In Ulf Hannerz article, Cosmopolitans and Locals in World Culture, he defines both what cosmopolitans are and how they operate in our globalized world. Somewhere between a savvy tourist and a die-hard local, cosmopolitans are those adept travelers that just seem to fit in wherever they go. They are the fearless eaters, the experience seekers and those who are willing to accept all parts of another culture in order to get the full experience of a different life, without sticking out.
With the increase of regular media, like books, travel guides and film, along with the constant communication of social media, there is a question about whether one has to even move locations to be a cosmopolitan. If I can sit at home and read a guide and a travel book about a certain location, cook their food, wear their clothes and speak their language, am I a cosmopolitan? I find this question so interesting. On the one hand, I want to say absolutely not. You must travel to be a cosmopolitan, to live and breathe the air of this culture, to converse with locals and learn not just the cultural practices, but the cultural flavor, the smells, the way of life and the feelings associated with a particular group. On the other hand, there is the idea of cosmopolitans as a consumer of another culture.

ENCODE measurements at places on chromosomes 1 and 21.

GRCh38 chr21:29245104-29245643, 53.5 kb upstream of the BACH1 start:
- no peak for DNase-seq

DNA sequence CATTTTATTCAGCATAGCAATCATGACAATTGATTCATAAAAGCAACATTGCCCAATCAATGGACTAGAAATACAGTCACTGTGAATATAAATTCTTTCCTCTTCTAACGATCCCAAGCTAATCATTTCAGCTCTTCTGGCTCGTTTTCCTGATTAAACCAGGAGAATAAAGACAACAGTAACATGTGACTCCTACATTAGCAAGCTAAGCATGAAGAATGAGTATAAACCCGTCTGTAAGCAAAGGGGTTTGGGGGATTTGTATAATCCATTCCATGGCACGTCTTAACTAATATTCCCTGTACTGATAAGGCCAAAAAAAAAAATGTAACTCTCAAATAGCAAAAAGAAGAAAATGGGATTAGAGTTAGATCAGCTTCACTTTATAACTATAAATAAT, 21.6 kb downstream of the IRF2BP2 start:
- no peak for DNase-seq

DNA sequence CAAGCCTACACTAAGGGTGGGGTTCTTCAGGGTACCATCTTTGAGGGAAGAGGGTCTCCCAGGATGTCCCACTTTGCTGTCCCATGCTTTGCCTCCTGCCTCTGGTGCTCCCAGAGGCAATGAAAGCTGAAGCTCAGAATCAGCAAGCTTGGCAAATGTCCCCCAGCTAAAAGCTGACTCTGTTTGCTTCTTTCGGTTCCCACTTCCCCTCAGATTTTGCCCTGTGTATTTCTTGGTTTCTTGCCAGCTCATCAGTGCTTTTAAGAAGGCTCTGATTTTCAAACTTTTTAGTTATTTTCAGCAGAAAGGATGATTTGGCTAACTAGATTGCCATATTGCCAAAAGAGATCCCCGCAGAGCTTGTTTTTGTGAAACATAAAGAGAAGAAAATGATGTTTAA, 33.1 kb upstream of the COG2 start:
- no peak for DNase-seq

If one can learn all there is to know, can feel so close to another culture that they would seamlessly fit in, then can’t they be described as a cosmopolitan? They have since breached their former local status, by transcending their old position and assuming a new one, even if they never actually move locations. This idea of cosmopolitan without moving I think is perfectly created in the book and movie, Julie & Julia, a story about a twenty-first century young woman living in New York City who tries to complete every dish in Julia Child’s book, “Mastering The Art of French Cooking”. Not only does this woman painstakingly go through each and every one of the 524 recipes, she starts to dress like Julia Child, think like Julia Child, and essentially tries to recreate her life. I would describe her as a cosmopolitan of Paris in the 1950’s, even without her transcending space and time. After all, isn’t culture in the mind in the first place? Are you a cosmopolitan?